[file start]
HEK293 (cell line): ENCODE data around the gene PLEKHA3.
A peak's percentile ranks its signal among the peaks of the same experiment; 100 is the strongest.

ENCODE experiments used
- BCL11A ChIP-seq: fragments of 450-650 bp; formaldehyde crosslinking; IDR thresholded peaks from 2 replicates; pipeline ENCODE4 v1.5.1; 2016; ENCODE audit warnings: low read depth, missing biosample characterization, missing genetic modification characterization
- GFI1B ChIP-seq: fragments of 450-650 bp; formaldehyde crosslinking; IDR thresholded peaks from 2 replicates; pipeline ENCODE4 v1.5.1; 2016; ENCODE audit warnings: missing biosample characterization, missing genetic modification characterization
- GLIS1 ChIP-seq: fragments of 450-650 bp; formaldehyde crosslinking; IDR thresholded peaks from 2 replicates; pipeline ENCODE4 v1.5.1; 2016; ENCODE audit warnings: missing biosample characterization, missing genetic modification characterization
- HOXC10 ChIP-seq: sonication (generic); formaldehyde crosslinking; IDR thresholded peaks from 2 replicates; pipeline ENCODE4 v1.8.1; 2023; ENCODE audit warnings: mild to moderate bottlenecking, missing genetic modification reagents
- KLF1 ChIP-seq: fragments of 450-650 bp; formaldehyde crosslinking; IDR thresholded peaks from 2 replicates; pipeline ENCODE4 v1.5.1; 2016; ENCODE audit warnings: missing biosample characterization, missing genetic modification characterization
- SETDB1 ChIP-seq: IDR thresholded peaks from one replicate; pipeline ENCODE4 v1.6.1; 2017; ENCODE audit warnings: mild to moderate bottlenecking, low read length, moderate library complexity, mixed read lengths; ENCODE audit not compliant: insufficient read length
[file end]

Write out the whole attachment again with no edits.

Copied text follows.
HEK293 (cell line): ENCODE data around the gene PLEKHA3.
A peak's percentile ranks its signal among the peaks of the same experiment; 100 is the strongest.

ENCODE experiments used
- BCL11A ChIP-seq: fragments of 450-650 bp; formaldehyde crosslinking; IDR thresholded peaks from 2 replicates; pipeline ENCODE4 v1.5.1; 2016; ENCODE audit warnings: low read depth, missing biosample characterization, missing genetic modification characterization
- GFI1B ChIP-seq: fragments of 450-650 bp; formaldehyde crosslinking; IDR thresholded peaks from 2 replicates; pipeline ENCODE4 v1.5.1; 2016; ENCODE audit warnings: missing biosample characterization, missing genetic modification characterization
- GLIS1 ChIP-seq: fragments of 450-650 bp; formaldehyde crosslinking; IDR thresholded peaks from 2 replicates; pipeline ENCODE4 v1.5.1; 2016; ENCODE audit warnings: missing biosample characterization, missing genetic modification characterization
- HOXC10 ChIP-seq: sonication (generic); formaldehyde crosslinking; IDR thresholded peaks from 2 replicates; pipeline ENCODE4 v1.8.1; 2023; ENCODE audit warnings: mild to moderate bottlenecking, missing genetic modification reagents
- KLF1 ChIP-seq: fragments of 450-650 bp; formaldehyde crosslinking; IDR thresholded peaks from 2 replicates; pipeline ENCODE4 v1.5.1; 2016; ENCODE audit warnings: missing biosample characterization, missing genetic modification characterization
- SETDB1 ChIP-seq: IDR thresholded peaks from one replicate; pipeline ENCODE4 v1.6.1; 2017; ENCODE audit warnings: mild to moderate bottlenecking, low read length, moderate library complexity, mixed read lengths; ENCODE audit not compliant: insufficient read length